The E-flite Timber looked great in the early morning Texas sunshine. Jesse Webb was behind the lens of the Nikon while I was having all the fun on the Dx18 sticks. Here are some pictures from the first flights of the E-flite Timber on its Tundra tires.
Jesse Webb was again on duty manning the video camera for this one. He commented that the slow and easy flying Timber was a lot easier to keep up with than most of my other review projects.
|Horizon Hobby E-flite Timber 1.5m BNF - RCGroups Flight Demo (13 min 3 sec)|
This new E-flite Timber is a real winner. AS3X stabilization makes it an easy flying sport model and SAFE technology makes it perfect for Beginner pilots. SAFE Select allows the pilot to choose between AS3X stabilization and SAFE modes with the simple flip of a switch. The leading edge slats are supplied separate from the wing and can be installed or left off at the flyer's discretion. However, once they are installed, they cannot be removed. The Timber STOL strips and the slotted flaps allow this plane to fly at amazingly SLOW speeds. With just a little practice, takeoffs and landings can be accomplished in some crazy short distances and the oversize Tundra tires with their sprung suspension can smooth out any landing surface. The ample power of the E-flite 10 motor gives the Timber surprising vertical punch and very nice sport flyer performance. The LED landing lights are bright enough to be seen even in brightest daylight and the LED beacon lights and LED navigation lights are especially nice. However, it's the wing tip strobes with their double flash that add a truly unique full-scale touch to the Timber.
Now that the first portion of the E-flite Timber Review is complete, its time to break out those great looking EDO-style floats and get this Timber ready for some Winter water flying. Look for the second half of the E-flite Timber Review coming very soon to RCGroups.com.
I'd like to thank Horizon Hobby and E-flite for providing the Timber for this review. Thanks to Jesse Webb for helping with the photos and video, and thanks to Matt Gunn for his editing assistance.Last edited by Matt Gunn; Feb 13, 2017 at 02:21 PM..
My review of the Timber after 5 Flights
Amazing, i built it in under an hour without the the front wing guards and bound in safe mode followed the instruction and it flew perfectly in trim amazing after flying an assasin wing and hand lauch slow flyer albatross. it was easy in gusty winds took off right away and landing was intuitive. I can not say enough about it so far.
negatives - when on the ground a gust of wind pushed it over and broke 2 little plastic stops on the landing gear, the strength is on the up down pressure but not the outside pressure. easy fix and i ordered a replacement i think was 1.99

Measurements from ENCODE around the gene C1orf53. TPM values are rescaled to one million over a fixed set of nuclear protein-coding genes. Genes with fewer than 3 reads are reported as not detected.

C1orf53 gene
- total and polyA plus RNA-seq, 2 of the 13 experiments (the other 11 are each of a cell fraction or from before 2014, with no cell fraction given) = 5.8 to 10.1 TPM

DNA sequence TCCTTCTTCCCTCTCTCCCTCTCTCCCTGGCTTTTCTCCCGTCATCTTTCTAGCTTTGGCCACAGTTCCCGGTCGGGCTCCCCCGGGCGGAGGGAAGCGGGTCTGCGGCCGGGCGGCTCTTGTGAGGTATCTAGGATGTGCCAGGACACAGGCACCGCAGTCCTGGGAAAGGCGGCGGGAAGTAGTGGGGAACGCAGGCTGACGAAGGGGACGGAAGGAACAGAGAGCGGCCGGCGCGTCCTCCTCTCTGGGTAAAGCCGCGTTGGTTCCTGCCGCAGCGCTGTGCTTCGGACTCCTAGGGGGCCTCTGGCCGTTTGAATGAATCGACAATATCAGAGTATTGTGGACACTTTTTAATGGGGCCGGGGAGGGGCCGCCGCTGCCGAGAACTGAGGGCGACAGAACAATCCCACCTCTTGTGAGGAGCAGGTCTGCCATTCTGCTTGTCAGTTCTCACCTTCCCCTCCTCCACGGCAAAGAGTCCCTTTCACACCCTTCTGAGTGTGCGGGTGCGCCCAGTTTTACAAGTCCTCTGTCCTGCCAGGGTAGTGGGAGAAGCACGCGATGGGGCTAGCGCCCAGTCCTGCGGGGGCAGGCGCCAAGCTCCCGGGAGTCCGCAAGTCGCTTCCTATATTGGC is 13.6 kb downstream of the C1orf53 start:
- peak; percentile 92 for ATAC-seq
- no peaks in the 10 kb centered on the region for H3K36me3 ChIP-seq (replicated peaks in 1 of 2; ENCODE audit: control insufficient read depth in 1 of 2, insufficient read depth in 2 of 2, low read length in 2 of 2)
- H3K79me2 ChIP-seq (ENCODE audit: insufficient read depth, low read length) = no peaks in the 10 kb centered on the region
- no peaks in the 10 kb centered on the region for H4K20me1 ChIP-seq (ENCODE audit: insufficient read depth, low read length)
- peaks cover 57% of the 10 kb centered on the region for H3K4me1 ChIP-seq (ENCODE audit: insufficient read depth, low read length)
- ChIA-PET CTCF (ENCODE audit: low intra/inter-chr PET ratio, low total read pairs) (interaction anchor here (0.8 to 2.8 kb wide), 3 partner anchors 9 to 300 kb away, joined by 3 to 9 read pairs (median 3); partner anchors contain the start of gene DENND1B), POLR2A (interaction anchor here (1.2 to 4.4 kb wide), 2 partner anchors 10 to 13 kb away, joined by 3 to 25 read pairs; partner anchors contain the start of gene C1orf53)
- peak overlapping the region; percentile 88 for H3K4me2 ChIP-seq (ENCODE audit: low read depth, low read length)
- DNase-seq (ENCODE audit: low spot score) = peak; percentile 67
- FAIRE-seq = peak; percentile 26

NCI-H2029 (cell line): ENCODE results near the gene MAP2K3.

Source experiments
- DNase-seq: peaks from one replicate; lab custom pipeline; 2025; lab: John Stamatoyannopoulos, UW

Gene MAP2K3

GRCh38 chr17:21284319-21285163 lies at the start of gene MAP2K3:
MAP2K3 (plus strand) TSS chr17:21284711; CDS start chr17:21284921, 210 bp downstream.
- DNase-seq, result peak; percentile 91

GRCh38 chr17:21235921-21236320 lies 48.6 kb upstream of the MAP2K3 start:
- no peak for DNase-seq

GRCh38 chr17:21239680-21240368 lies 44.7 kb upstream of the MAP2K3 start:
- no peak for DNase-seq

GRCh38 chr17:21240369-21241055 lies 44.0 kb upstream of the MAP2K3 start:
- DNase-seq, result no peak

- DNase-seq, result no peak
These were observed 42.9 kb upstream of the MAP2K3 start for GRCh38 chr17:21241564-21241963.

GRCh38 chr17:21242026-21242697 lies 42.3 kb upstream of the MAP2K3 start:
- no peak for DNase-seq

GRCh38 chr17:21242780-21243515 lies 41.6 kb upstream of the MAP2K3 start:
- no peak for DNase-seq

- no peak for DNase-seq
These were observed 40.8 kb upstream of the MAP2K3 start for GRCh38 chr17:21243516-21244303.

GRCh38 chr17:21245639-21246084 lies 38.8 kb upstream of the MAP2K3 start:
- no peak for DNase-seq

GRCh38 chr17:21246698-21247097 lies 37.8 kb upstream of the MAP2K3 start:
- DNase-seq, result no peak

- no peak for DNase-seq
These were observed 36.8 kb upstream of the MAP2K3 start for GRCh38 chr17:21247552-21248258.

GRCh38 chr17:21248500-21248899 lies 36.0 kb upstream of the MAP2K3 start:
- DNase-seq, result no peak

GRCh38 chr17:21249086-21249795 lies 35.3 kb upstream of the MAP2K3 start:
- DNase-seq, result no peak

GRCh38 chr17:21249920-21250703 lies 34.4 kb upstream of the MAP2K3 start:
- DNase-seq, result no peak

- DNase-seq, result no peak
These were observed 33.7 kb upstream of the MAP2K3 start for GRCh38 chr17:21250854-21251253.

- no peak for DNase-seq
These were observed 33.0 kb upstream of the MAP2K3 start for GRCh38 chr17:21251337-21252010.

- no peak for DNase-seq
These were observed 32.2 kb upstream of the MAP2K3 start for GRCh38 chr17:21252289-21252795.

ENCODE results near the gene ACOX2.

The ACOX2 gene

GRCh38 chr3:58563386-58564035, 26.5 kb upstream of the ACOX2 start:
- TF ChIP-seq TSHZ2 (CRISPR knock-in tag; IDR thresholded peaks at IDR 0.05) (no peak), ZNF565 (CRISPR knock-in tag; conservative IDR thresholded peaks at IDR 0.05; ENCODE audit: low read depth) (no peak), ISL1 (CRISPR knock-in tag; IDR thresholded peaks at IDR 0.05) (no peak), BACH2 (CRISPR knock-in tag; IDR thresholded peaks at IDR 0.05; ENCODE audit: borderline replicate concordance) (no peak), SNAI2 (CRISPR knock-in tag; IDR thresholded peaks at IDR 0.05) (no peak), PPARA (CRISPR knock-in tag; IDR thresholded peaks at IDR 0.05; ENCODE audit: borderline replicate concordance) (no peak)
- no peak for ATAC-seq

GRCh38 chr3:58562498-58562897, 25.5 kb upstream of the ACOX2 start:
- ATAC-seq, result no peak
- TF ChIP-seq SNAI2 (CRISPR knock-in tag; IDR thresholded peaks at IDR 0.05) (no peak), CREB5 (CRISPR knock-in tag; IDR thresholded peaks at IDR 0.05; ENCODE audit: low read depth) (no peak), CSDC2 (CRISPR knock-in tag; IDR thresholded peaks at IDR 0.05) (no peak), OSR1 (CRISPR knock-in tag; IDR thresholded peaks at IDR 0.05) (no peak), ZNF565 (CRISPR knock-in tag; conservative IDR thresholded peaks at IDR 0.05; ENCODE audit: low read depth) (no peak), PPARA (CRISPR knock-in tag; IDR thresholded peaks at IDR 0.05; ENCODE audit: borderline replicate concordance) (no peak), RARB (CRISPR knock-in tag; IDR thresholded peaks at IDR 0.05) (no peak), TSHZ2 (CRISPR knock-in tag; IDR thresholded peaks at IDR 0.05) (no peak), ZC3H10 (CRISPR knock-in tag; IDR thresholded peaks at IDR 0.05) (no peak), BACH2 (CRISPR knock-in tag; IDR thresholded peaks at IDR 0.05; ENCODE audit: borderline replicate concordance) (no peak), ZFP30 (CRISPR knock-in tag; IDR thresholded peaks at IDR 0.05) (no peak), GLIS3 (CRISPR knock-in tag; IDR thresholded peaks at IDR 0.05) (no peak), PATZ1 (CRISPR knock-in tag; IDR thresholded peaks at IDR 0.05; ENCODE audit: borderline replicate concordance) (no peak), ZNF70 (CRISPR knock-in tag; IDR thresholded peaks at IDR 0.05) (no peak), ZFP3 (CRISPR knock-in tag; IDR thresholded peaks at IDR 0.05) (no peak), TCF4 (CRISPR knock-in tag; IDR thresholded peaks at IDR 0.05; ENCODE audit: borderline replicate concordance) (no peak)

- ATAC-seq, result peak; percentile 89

you have to turn it upside down to put the battery in so the upper surface is already get marked up. and the once you have the battery in you almost have to put your hands in the prop path so seems like a saftey issue.
so far i have not been able to program the safe mode switch. Seems straight forward in the manual but i have tried and a couple guys at the field tried and it does not seem to work a a newer DX6. I am sure it is something simple and i will get it.
None of the negative take away from the shear fun of flying in safe mode so slow you could walk beside it. If you want to learn and have anything other than absolute beginner level and even that with a teacher would be good.
Happy Timber Flyer fior sure!!!!
Last edited by kingsflyer; Feb 13, 2017 at 10:09 PM.
I would suggest you remove the spring limiters inside of the coil as that improves ground handling and prevents the springs from breaking on a hard landing.
Glad you enjoy the plane ... I absolutely love flying my Timber.
Last edited by Lou; Feb 13, 2017 at 09:15 PM. Reason: spelling
Safe Mode Switch Programming for Timber
Thanks McD for the tip,
I will try to program the switch as directed in your review and I am sure it will work. I know I have dual rates so I am sure it would be on low rates just by Murphy's law. I will report if I have success.
Eflite Timber Safe Mode switch setting on DX6
I had the flight mode (high low rates) and the channel 5 gear set to the same switch. as soon as switched to channel five gear to f switch it worked first time.
Regarding the saftey issue of loading the battery from the bottom;
I had my throttle cut set to the bind button as that is what I was showed somewhere along the way.
I have now set the throttle cut to the A switch and added custom voice so I know for sure the prop will not start turning when I plug in the battery. This plane is for beginners and I think this should be in the manual. Maybe it is and every one but me already knows this but just for the record if you are starting out learn this and avoid some stiches.
Thanks again for your help. kingsflyer